The Alaska Department of Transportation is asking anyone interested in taking ownership of the nearly 60-year-old Malaspina to speak up by March 7. The state has been spending about $75,000 a month to keep the unused ferry moored and insured at Ward Cove in Ketchikan for more than two years.
The ship has not carried passengers or vehicles since late 2019, and requires tens of millions of dollars of repairs, steel replacement work and new engines to go back into service, according to the Transportation Department.
“Holy crap, why don’t we sell it,” Big Lake Rep. Kevin McCabe asked of department officials at a Feb. 15 House Transportation Committee meeting. “Why are we hanging on to it?”
Katherine Keith, the department’s recently hired change management director, answered, “We have been preparing it for disposal.”
The department announced last Friday, three days after the committee hearing: “Due to recent interest from a U.S. buyer to purchase the Malaspina,” the state is soliciting letters of interest from any other potential buyers who might want to own the 408-foot-long ferry, capable of hauling 450 passengers and about 85 cars.
The state “is limiting this request to U.S. buyers that intend to retain the ship in Alaska.”
The state, however, is not giving prospective buyers much time to inspect the ship; letters of interest are due March 7.
“The state will consider all letters of interest … and determine whether or not to further pursue any of the proposals,” according to the department’s prepared statement.
A sale of the state ferry requires approval from the Federal Highway Administration, as the federal agency helped pay for work on the vessel over the years.
The state’s request for letters of interest asks for “a detailed description of your company’s intentions” for the vessel, where the ship would reside, and “documentation demonstrating that you are technically and financially capable of relocating, refurbishing, operating and maintaining the vessel.”
The notice also said, “Letters of interest that propose scuttling the vessel are not being considered at this time.”
Almost a year ago, a Transportation Department official told legislators the agency had considered turning the Malaspina into an artificial reef. Sinking the ship as a reef could cost between $500,000 and $1 million, but could make long-term financial sense, Department of Transportation Deputy Commissioner Rob Carpenter told a legislative committee last March.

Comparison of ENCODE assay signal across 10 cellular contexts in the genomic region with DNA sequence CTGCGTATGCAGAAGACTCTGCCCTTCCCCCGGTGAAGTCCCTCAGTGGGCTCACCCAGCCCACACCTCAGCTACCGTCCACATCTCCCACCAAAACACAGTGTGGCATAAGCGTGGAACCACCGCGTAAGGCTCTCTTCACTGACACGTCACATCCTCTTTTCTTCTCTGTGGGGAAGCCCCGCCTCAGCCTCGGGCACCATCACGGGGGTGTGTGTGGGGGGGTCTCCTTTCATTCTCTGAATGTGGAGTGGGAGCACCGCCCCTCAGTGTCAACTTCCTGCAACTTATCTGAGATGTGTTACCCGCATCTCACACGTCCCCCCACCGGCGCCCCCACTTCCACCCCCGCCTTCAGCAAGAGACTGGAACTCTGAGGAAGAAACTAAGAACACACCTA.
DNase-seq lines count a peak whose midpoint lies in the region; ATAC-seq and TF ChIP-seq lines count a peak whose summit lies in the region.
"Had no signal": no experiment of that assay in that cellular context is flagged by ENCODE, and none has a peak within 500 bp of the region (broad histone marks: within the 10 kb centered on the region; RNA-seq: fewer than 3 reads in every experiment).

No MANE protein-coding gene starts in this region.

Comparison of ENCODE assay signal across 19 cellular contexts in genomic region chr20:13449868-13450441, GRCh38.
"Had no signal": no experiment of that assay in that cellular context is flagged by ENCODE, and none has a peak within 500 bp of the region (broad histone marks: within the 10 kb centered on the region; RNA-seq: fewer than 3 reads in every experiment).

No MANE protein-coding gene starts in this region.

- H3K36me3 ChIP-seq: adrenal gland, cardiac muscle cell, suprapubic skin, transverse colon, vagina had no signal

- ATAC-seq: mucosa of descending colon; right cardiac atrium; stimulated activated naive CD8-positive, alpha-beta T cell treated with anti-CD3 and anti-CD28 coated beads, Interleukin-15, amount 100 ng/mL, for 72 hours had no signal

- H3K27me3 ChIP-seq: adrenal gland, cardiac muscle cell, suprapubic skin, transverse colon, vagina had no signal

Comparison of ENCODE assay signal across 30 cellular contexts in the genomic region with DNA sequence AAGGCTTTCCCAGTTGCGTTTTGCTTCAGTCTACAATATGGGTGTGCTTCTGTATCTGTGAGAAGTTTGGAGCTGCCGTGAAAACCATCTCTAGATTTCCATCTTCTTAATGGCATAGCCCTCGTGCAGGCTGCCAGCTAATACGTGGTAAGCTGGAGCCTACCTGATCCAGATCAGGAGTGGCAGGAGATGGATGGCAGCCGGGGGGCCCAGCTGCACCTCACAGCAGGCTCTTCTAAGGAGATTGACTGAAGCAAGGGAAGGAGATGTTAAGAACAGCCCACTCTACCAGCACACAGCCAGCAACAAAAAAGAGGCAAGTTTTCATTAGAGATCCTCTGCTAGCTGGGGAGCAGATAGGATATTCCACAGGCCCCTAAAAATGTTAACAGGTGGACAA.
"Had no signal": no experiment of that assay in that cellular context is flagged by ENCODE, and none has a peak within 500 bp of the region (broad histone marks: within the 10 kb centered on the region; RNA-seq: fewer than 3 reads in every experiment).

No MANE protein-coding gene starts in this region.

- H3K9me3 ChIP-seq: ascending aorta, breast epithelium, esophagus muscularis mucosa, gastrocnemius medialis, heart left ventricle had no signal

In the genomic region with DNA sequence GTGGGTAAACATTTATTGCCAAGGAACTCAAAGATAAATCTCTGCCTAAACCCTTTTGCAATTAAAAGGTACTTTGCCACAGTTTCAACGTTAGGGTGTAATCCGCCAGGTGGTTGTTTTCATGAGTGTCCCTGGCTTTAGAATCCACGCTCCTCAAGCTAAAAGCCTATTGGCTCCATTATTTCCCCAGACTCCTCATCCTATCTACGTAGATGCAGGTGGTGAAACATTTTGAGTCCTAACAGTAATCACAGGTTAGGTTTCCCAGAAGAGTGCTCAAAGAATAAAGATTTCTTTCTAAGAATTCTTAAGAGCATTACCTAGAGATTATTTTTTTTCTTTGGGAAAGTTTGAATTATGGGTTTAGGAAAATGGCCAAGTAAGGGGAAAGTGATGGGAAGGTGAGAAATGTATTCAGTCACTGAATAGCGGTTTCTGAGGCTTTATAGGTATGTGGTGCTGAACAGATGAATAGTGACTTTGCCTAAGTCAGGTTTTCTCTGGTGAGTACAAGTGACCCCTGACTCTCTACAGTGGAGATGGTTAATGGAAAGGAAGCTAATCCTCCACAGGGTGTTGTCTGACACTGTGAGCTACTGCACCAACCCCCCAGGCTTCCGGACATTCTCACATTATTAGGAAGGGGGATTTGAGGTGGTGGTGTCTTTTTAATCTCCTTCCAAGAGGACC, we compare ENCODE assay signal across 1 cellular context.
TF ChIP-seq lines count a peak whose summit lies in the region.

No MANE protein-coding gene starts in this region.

The ship would have to be drained of all oils and other pollutants and stripped of all toxins before it could be sunk.
The department has been paring down the fleet to cut costs, getting rid of ships it no longer uses. The state about a year ago sold its two fast ferries, the Chenega and Fairweather, built at a combined cost of $68 million less than 20 years earlier, for just over $5 million to a Mediterranean-based catamaran operator.
The Spanish firm was the only bidder for the 235-foot-long vessels, which had been tied up at Ward Cove in Ketchikan the past few years, at an estimated holding cost of more than $1.1 million until they were sold.
Though the ships, each powered by four diesel engines, were faster than other boats in the Alaska Marine Highway System fleet, they burned through about 600 gallons of fuel an hour, according to the state — double the consumption rate of the Matanuska, which can carry more than twice as many passengers and vehicles as the smaller ferries.
Last summer, Gov. Mike Dunleavy offered to give away the Malaspina in a letter to the Philippines consul general in San Francisco, public radio network CoastAlaska reported.
“This vessel is surplus to our fleet, is in need of some repairs, but does have some service life left,” according to Dunleavy’s letter dated May 20 and obtained by the radio network in a public records request for the governor’s correspondence.
“We would be willing to provide the vessel to the Philippine government or to a private ferry company in the Philippines free of charge,” the letter said.
Nothing came from the governor’s offer, and the Malaspina continues to sit idle in Ketchikan.